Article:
Proposed upgrade to container fleet

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  • Vietnam is located on a major shipping route in the East-West hemisphere, accounting for more than 80% of the world’s cargo volume.
  • In 2021, despite the effects of the pandemic, the volume of containerized cargo passing through the country’s seaports reached 24 million TEUs, up 7% year-on-year.
  • Nevertheless, with higher freight rates and supply chain issues, significant investment is needed to expand the country’s shipping fleet and ports.

Vietnam enjoys a long coastline that borders the Gulf of Thailand, the South China Sea and the Gulf of Tonkin. The country has the second largest number of international ports in ASEAN after the Philippines. While the speed of goods in the country’s seaports is generally increasing by 10-15% per year, additional investments are required on average to overcome the difficulties.

There are three main port cities along the Vietnamese coast – Hai Phong in the north, Ho Chi Minh City in the south and Da Nang in the central region. Among major container ports based on cargo capacity in Asia, Ho Chi Minh City Port handles the largest share of cargo in Vietnam.

Meanwhile, Hai Phong North Port is a major port for international container traffic. Hai Phong International Container Terminal (HICT) can accommodate large container ships, reducing the time and cost of shipments to northern Vietnam. With its strategic location, Da Nang Port handles cargo in the central region and connects Vietnam to Myanmar, Thailand and Laos.

As of March 2022, the global container fleet numbered 6,346 vessels with a total capacity of 25.5 million 20-foot equivalent units (TEU) with a total tonnage of 305,902,000 deadweight tonnage (DWT).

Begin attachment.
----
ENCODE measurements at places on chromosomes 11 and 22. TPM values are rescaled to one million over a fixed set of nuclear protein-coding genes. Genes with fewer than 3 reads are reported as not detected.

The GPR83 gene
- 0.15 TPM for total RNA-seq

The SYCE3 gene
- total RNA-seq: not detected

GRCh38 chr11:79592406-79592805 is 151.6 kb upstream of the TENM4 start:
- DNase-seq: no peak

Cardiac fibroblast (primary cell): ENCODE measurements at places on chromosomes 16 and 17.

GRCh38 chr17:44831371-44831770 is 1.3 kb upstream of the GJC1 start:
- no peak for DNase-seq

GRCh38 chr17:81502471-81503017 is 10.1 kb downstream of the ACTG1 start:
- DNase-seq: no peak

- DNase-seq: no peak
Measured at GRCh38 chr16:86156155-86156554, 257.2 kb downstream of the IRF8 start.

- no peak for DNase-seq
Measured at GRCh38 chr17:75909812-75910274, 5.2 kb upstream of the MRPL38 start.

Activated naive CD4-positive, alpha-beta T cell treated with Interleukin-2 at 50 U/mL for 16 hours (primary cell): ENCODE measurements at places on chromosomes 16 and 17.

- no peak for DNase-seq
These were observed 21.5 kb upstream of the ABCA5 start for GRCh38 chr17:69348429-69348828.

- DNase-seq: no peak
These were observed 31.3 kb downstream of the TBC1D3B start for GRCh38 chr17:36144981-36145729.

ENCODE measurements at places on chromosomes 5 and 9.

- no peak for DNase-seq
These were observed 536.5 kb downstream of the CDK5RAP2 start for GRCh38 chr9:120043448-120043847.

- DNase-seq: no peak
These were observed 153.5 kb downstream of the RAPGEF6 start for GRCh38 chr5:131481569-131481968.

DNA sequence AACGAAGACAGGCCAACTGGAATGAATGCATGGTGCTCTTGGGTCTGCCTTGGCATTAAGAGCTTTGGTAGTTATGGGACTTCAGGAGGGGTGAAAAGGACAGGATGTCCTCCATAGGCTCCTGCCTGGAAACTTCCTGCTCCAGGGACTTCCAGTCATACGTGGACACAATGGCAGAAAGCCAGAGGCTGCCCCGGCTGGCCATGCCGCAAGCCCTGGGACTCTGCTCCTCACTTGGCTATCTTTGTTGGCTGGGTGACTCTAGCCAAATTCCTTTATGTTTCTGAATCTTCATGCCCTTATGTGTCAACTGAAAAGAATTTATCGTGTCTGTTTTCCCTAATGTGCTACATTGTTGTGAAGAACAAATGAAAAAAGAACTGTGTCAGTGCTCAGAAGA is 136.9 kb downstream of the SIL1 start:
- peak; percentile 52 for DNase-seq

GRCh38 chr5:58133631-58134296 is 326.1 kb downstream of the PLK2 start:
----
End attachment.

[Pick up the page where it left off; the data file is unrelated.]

Meanwhile, Vietnam’s container fleet has 10 container shipping companies, which own 48 container ships with a total capacity of 39,519 TEUs and a total tonnage of 548,236 DWT.

Currently, Vietnam’s maritime fleet is responsible for transporting about 7% of the market share and operates mainly on domestic routes and short routes in the intra-Asian region; the rest is provided by foreign shipping companies.

Challenges

Major challenges facing Vietnam’s maritime industry include domestic policy and legislation, underdeveloped infrastructure, and low investment accessibility.

Most Vietnamese shipping companies are small businesses and mainly transport goods, but do not provide logistics services, resulting in low efficiency of business activities. Vietnamese shipping companies only have vessels with a capacity of 1,800 TEUs while foreign companies have vessels over 20,000 TEUs.